As with most Christian fiction, they are certainly encouraging and edifying stories. People come to know Christ, face their real sins and struggles, and are changed by the mercy of God.

Yet stories that use biblical characters as their springboard always leave me feeling a little uneasy (which I have also noted in the past - here and here). A high view of the inspiration and sufficiency of scripture makes me nervous when authors add to the biblical narrative, even in an obviously fictional way. I am even more nervous when that person’s life is dramatised for the sake of a compelling story, with betrayal, love, revenge, and great ups and down of romance and life. This was why I so liked Phoebe because Gooder restrained the story more.

Perhaps one concern is that the (often mostly female) readers of this type of Christian fiction will stay with the overdramatised and satisfying climaxes of the romantic story, and spend less time in the actual biblical accounts. However, to counter that, I do note what Afshar herself says at the end of Daughter of Rome (with similar comments at the end of other books): 
“As always, no novel can begin to capture the sheer depth of the Word of God. The best way to study the Scriptures is not though a work of fiction, but simply by reading the original. This story can in no way replace the transformative power that the reader will encounter in the Bible.”

Monday, April 5, 2021

Children's books

New Growth Press have released four new children's books in the last few months.

The first three are additions to their God Made Me series, and will have a similar appeal to readers around 4-8 years.

God Made Me in His Image by Justin and Lindsey Holcomb (authors of God Made All of Me) aims to help children appreciate their bodies, and accept them the way they are. The book anchors in Genesis and the creation of humankind in the image of God, and highlights that everyone has value and honour, even with their differences. The is done skilfully in a way little ones can grasp, by looking at various animals on a zoo trip and seeing the variety of traits God gave to animals.  

As body image issues continue to emerge in younger children, this is a timely reminder to kids and parents that we are all valuable and wonderful in God's sight. 

God Cares For Me by paediatrician Scott James, teaches children how to trust God when they are sick, as well as following wise health advice.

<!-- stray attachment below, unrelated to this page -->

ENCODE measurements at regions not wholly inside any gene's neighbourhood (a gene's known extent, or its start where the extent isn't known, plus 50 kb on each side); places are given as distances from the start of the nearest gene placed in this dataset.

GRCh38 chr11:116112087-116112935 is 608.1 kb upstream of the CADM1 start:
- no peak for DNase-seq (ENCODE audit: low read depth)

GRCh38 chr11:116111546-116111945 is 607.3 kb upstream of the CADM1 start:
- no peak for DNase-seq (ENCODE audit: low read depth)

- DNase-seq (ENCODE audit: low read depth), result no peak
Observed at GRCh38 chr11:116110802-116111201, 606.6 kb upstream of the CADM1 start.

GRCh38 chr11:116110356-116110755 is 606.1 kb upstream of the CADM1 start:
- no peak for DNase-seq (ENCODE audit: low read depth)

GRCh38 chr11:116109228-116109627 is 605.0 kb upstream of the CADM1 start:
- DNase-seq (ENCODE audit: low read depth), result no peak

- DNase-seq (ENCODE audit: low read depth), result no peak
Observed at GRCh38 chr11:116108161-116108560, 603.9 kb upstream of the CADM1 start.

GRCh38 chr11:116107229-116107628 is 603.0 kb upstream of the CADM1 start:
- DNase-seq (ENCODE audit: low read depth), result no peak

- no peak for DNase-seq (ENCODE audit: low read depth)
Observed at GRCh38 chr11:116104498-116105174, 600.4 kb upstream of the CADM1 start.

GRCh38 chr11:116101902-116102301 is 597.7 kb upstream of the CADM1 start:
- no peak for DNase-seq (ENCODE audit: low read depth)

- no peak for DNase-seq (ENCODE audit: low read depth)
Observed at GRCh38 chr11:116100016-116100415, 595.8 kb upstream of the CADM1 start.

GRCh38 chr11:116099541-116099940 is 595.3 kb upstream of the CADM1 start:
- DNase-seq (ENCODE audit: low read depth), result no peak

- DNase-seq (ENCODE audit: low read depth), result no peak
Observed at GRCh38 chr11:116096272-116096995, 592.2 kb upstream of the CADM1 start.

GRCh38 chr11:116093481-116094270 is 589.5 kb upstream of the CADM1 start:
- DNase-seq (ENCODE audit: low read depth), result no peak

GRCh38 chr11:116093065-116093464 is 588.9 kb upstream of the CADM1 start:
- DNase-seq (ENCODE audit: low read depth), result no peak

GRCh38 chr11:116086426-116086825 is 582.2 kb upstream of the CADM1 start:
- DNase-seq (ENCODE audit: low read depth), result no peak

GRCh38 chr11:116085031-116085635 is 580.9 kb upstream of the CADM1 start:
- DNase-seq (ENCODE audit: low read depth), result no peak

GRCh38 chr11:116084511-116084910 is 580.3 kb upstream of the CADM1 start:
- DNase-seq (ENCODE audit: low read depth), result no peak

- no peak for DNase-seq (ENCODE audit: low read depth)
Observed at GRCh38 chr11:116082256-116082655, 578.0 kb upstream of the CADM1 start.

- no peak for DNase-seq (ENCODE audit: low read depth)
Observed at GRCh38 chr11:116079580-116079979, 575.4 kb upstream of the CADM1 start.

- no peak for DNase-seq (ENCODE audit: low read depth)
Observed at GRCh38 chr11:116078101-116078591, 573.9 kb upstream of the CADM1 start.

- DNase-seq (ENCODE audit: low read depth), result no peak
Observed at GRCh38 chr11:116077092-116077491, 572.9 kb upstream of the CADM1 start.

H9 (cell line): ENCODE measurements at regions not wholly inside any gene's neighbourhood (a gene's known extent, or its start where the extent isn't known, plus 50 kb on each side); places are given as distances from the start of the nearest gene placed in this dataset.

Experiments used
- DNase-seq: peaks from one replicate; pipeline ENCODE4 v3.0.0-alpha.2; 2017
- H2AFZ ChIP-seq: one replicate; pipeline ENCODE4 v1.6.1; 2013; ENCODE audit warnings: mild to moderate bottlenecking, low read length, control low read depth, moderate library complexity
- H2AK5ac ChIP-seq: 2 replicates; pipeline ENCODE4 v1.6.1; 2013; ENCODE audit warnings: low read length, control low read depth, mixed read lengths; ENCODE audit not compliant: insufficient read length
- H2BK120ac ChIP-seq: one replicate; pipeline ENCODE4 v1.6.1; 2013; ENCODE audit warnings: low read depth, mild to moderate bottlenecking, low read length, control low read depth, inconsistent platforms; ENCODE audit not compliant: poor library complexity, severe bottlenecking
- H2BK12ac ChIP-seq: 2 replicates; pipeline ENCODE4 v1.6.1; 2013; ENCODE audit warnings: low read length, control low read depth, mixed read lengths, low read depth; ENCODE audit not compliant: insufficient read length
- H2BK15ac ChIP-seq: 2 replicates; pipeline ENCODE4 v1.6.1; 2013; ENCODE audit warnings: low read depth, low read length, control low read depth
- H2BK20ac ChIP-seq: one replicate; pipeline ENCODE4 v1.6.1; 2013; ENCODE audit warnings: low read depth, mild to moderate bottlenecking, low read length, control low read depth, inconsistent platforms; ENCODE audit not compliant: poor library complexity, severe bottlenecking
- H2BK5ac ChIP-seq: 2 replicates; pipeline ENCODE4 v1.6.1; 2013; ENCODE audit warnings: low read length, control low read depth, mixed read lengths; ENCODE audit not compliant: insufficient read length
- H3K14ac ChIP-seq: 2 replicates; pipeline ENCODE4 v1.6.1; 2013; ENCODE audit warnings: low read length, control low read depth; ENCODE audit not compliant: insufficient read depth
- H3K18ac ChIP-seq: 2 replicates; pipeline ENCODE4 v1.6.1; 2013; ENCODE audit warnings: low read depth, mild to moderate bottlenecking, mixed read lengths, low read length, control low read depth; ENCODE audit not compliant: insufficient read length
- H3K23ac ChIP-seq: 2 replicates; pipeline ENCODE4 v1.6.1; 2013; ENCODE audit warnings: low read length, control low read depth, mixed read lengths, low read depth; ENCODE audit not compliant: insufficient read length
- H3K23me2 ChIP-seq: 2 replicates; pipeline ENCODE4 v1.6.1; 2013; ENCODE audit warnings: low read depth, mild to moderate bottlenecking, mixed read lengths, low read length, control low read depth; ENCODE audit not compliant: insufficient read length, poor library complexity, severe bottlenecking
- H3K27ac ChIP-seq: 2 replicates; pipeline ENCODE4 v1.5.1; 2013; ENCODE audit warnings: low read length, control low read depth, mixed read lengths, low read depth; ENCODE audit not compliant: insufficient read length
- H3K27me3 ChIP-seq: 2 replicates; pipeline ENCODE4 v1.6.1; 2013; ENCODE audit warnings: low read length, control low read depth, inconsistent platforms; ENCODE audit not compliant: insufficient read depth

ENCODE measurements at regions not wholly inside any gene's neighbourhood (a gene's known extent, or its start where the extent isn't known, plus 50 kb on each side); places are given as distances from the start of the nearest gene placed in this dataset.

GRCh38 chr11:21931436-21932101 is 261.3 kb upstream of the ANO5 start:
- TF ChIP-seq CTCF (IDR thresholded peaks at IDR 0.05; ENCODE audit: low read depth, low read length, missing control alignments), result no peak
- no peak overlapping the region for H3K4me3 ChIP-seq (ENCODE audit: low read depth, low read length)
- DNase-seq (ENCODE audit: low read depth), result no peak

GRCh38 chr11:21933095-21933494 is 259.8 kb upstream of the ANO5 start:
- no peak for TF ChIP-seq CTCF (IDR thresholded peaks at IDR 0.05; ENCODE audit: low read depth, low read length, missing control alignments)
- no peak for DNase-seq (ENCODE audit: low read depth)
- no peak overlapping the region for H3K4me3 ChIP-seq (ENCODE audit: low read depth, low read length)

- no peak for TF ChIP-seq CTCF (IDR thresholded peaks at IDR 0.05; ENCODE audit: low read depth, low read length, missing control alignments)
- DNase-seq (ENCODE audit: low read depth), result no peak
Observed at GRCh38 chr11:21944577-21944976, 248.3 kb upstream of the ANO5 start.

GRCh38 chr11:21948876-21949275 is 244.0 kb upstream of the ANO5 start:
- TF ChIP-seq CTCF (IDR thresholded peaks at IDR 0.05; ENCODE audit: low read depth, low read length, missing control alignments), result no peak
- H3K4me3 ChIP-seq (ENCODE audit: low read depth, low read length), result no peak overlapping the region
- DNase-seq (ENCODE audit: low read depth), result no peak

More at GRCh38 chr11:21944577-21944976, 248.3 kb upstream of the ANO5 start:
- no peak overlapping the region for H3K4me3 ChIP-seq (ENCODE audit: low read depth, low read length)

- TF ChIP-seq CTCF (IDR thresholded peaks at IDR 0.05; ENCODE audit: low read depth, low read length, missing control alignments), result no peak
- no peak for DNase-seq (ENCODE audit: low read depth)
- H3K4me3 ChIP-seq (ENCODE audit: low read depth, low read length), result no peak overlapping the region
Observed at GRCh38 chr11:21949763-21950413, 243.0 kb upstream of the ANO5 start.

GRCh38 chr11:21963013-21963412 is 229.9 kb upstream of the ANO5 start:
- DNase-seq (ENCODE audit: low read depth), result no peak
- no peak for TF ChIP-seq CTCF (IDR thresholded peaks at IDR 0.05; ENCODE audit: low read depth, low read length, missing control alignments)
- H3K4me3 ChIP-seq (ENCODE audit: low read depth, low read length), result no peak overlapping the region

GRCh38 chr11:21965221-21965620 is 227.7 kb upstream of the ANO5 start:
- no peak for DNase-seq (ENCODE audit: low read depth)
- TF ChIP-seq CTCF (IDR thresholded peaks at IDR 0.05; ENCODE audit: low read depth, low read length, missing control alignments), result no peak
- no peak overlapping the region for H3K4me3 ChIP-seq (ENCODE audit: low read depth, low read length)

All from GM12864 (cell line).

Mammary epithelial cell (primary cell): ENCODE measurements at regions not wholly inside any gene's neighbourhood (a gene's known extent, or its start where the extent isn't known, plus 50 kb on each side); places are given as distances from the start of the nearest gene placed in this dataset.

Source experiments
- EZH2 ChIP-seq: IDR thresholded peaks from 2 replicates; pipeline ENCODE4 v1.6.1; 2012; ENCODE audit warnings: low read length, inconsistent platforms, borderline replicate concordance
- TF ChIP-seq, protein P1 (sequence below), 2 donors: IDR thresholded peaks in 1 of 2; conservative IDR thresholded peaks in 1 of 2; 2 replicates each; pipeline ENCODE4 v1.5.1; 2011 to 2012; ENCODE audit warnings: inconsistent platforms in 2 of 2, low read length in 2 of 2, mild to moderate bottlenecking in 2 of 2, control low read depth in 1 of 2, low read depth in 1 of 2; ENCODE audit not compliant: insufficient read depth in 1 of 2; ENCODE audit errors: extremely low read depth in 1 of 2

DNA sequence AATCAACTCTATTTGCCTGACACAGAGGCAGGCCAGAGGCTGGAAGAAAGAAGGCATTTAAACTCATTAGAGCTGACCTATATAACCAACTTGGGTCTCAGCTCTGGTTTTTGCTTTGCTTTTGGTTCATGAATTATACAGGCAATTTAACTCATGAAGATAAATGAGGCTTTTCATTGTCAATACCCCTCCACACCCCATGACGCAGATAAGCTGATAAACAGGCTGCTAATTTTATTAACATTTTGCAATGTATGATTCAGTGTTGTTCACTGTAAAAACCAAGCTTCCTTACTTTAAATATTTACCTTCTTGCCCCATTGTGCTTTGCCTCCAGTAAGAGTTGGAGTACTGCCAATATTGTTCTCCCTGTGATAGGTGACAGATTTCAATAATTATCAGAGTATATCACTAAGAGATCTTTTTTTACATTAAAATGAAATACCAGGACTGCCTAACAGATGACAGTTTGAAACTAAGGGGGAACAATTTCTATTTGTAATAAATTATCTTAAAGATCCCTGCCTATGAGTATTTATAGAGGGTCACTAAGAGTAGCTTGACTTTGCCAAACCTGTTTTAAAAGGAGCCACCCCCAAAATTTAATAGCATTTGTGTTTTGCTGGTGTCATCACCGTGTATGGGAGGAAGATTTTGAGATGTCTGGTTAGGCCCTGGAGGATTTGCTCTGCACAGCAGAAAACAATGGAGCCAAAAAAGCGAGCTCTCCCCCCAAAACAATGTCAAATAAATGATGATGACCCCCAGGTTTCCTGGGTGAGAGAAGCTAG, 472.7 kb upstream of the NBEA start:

Lucas wakes up with a fever and sore throat. While not keen to go to the doctor, his dad encourages him that God gives us doctors to help keep us safe.  Lucas, dad and the doctor all wear masks, and later in the day when his grandparents come to visit, they wave from the door but don't come in and Lucas can't hug them. 

It's clear this has been written for Covid times, even though that is never mentioned. Probably there are a whole new swathe of children's books on health now picturing people wearing masks, and having to distance from each other. Much of this is framed around the idea of loving others by caring for them when we are sick, which is a very different message from previous books where everyone gathered around to care for people in their illness* (although the parents do a great job of caring for Lucas here). As such, this book helps explain the realities for many children living with Covid restrictions and requirements. I also think considerable care needs to be given about implying young children are responsible for whether their grandparents get sick.*   

*[I suspect a larger discussion of whether these messages are actually that good could be worthwhile, although I realise that requires a much broader discussion that the scope of this review]. 

This transmissible disease focus also means this is not the book you would turn to if a young child is diagnosed with cancer, needs an appendectomy, or has a broken leg. It just does not cover the other options of illness and injury. That's fine, but parents should be aware its application is a little limited.

God Made Me for Heaven by Marty Machowski is a great addition to the series, dealing with an issue that parents often struggle to explain to their kids with clarity: what heaven is like and how we get there. 

Leo is celebrating the end of the school year with his friends, and enjoying being outside playing together. He and his grandmother start talking about his grandfather who died three years prior. She explains how his spirit went to be with Jesus in heaven and his body will be resurrected when Jesus returns. She talks about how good heaven will be and how it won’t be boring at all. When Leo asks how good you have to be to get into heaven, she explains that “No one is good enough” and that’s why we need Jesus. Kids are encouraged to see that heaven will be great, like a summer vacation that never ends, with no one ever getting tired, or sad and praising Jesus together. 

It’s suitable for 5-9 year olds, giving a clear gospel explanation and the joyful promises of heaven and eternal life using images and concepts familiar to children.

Like all the others in this series, all three books have been clearly and skilfully illustrated by Trish Mahoney. 

The third book is Jesus Saves: The Gospel for Toddlers by Sarah Reju and illustrated by Phil Schorr.  

This is a lovely addition to the many great Christian books for toddlers these days. Jesus Saves outlines the simple basics of the gospel in a repetitive cadence that will appeal to young ones, covering God as creator, our own sin, and Jesus as saviour:

"God made you.
Made who?
Made you!
God made you, little one."

Sometimes the simplest expressions of the gospel are the most powerful. 

I was given ebooks of these in exchange for a honest review.